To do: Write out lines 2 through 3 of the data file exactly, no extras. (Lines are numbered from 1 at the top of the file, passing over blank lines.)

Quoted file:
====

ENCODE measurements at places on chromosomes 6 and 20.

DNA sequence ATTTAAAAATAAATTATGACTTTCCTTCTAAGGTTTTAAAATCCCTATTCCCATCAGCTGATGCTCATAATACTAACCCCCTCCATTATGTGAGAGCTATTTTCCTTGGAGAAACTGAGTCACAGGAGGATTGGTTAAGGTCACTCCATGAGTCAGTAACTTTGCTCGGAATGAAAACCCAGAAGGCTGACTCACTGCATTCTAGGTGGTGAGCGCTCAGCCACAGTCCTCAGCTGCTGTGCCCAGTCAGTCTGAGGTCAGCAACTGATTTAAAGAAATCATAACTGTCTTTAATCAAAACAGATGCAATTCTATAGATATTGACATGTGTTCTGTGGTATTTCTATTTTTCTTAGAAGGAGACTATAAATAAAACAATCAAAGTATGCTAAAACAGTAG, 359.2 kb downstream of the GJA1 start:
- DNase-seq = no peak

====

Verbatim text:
DNA sequence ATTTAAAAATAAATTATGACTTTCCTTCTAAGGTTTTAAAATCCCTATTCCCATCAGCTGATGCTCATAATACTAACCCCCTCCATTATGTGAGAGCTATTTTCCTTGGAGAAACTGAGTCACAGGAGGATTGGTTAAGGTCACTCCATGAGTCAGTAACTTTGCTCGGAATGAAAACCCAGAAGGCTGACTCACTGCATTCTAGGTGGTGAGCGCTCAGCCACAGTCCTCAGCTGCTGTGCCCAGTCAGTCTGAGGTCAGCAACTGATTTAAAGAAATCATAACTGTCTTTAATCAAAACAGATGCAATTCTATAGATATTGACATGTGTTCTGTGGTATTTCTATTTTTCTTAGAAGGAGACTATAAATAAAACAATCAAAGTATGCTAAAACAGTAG, 359.2 kb downstream of the GJA1 start:
- DNase-seq = no peak